Metabolism scientist wins prestigious AAAS fellowship

Photo of Danielle Lohman
Danielle Lohman.

For Danielle Lohman, her passion for science policy began when she heard a Ph.D. chemist speak at a career conference about the American Association for the Advancement of Science (AAAS) fellowship at the State Department in Washington, D.C.

Lohman, recently a postdoctoral fellow in Dave Pagliarini’s Department of Biochemistry lab at the Morgridge Institute for Research, was in her second year of graduate school as part of the Integrated Program in Biochemistry (IPiB) at the University of Wisconsin–Madison at the time. IPiB is the joint graduate program of the Department of Biochemistry and Department of Biomolecular Chemistry.

“I just thought her life was really cool,” Lohman says. “When I saw her speak, it was the first time that I realized scientists could do things that weren’t strictly laboratory science.”

AAAS is a multidisciplinary scientific society and research publisher based in the nation’s capital whose mission includes advancing science and promoting scientific research. AAAS fellowships give talented scientists the opportunity to work in a broad range of fields, from engineering to neuroscience to astronomy.

At Morgridge, Lohman has been working in the Pagliarini Lab, part of the Metabolism theme, investigating the role of mitochondrial dysfunction in human diseases.

But even with her success in the lab, Lohman knew science policy was a path she wanted to pursue. This year, her dream became a reality.

After a period of intensive interviewing with six different federal agencies in Washington, D.C., Lohman was one of 271 candidates selected for a prestigious AAAS Science & Technology Policy Fellowship. Lohman will be working in the Office of Biological Policy in the Bureau of International Security and Nonproliferation — an area of the State Department that deals with issues like biological weapons and biosecurity.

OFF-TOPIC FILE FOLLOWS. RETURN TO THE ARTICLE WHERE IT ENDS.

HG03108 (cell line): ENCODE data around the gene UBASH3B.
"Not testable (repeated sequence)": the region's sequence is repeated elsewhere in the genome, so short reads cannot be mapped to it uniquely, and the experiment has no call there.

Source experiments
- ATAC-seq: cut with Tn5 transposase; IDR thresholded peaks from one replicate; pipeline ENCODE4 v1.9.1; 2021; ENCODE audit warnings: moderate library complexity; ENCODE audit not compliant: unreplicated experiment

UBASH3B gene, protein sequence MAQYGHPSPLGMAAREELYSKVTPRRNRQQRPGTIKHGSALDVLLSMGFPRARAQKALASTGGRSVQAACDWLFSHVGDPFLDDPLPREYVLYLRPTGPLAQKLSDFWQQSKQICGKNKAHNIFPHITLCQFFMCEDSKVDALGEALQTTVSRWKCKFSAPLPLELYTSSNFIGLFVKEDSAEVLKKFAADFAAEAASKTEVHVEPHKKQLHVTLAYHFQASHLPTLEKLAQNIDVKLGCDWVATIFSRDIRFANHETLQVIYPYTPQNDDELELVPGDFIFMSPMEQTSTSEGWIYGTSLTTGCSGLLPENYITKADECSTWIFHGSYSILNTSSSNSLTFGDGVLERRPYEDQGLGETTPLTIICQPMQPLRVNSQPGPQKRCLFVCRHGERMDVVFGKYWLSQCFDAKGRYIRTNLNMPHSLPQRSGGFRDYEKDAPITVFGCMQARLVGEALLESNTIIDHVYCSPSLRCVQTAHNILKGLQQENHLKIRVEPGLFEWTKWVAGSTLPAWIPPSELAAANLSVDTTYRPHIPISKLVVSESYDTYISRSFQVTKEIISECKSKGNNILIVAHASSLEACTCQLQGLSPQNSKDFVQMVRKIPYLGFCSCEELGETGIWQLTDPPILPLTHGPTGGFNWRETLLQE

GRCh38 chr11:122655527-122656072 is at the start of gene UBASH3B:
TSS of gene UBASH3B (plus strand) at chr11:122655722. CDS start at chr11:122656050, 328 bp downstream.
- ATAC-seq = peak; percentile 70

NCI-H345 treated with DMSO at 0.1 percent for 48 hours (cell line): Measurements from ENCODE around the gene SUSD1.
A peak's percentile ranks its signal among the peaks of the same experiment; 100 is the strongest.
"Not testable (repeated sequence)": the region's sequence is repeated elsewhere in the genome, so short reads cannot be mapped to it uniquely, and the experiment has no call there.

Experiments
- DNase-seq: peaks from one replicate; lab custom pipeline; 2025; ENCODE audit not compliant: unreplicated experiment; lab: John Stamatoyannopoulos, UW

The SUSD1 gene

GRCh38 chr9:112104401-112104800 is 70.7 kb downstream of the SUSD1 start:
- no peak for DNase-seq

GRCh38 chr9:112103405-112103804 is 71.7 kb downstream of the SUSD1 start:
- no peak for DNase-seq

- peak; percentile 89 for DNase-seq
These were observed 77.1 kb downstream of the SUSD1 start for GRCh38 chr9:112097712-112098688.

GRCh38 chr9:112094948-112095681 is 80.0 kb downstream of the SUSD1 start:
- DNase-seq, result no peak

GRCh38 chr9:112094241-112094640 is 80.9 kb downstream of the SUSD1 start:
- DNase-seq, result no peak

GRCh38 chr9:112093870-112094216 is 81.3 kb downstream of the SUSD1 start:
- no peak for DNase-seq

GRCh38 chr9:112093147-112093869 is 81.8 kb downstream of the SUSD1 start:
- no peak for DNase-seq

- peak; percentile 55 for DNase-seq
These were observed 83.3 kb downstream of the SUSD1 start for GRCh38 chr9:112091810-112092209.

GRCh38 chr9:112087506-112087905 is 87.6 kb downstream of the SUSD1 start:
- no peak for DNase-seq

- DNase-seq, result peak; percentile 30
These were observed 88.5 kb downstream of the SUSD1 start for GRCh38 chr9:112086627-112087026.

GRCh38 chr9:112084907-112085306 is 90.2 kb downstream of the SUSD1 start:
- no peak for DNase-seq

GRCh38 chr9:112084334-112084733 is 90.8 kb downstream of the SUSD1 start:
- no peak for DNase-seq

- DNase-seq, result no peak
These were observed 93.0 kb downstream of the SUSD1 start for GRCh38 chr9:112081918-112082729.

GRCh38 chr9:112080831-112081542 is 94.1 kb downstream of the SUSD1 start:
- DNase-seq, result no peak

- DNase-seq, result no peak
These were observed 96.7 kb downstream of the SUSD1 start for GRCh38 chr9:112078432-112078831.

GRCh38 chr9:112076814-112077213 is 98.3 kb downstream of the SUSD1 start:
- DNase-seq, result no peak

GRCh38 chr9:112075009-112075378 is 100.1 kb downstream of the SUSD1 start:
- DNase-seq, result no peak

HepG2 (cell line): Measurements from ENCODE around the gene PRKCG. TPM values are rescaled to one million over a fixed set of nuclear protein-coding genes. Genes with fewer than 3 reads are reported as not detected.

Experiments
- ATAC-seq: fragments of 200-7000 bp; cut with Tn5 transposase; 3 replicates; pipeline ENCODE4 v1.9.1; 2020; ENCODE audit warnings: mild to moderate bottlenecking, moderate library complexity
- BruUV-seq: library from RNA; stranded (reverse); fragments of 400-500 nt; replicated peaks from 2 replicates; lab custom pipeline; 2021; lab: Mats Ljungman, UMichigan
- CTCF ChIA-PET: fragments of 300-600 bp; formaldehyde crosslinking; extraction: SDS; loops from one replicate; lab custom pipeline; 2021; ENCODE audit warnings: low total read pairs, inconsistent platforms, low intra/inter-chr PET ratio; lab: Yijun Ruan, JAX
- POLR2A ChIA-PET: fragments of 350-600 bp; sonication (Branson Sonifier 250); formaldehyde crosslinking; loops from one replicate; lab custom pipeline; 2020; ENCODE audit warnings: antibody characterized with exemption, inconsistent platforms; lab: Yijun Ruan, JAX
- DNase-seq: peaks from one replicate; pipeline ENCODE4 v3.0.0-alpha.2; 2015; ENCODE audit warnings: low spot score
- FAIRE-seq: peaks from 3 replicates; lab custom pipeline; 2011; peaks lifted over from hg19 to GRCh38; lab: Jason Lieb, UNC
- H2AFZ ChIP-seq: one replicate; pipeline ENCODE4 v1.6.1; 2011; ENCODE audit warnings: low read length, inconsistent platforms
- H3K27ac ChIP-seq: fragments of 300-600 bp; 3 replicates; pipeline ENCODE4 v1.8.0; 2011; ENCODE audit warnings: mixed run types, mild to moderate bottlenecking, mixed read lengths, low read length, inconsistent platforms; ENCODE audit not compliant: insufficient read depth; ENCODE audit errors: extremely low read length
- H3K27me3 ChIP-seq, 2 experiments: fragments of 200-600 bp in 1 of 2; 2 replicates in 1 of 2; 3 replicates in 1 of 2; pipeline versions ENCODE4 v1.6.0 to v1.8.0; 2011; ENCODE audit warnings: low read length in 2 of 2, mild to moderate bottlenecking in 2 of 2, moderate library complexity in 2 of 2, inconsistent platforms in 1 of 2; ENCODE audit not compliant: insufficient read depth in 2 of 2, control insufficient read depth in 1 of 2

Group photo of the 2018-19 fellowship class standing in front of the United States Capitol Building.
271 scientists comprise the 2018-19 class of the AAAS Science & Technology Policy Fellowship recipients. Credit: AAAS S&T Policy Fellowships.

Lohman began her one-year fellowship at the start of 2019. Ultimately, she hopes to contribute a data-driven approach to policy decisions while discovering new ways to solve problems.

“That’s something every scientist can bring to the table,” Lohman says, “and I would be proud to play my part.”

Previously a trainee with UW–­Madison’s Biotechnology Training Program and a National Science Foundation (NSF) Graduate Research Fellow before continuing in the Pagliarini lab as a postdoc, Lohman hopes to pursue a career in science diplomacy, a path not traditionally taken by scientists.

“I’d like to be doing work that engages and leverages the global scientific community to tackle our toughest problems,” Lohman says.

Lohman, who believes the scientific community should play a larger role in policymaking, sees the AAAS fellowship as a unique opportunity for scientists to bring their research out of the lab and into the real-world — specifically, into U.S. policy.

“If scientists want to go into government, they can,” Lohman says. “But it’s not always obvious how to get your foot in the door, and this fellowship is one way to do it.”

While Lohman, a North Carolina native, admits she won’t miss the long winters (“I’m not going to lie, I’m not a fan of that”), she knows she will carry her time in Wisconsin and her experiences at the Morgridge Institute with her to Washington, D.C.

“Beyond the excellent scientific training, working here instilled me with an optimistic perspective on how scientists can contribute beyond the bench,” Lohman says. “I expect to lean on many of my experiences with the Morgridge Institute for Research, from the interdisciplinary collaborations to engaging with our community through the Wisconsin Idea.”

“I expect a few changes in my day-to-day, but at its core, this is just a different way of serving,” Lohman says. “I could not be more excited.”

Story by Ruth Brandt for the Morgridge Institute for Research. See the original here.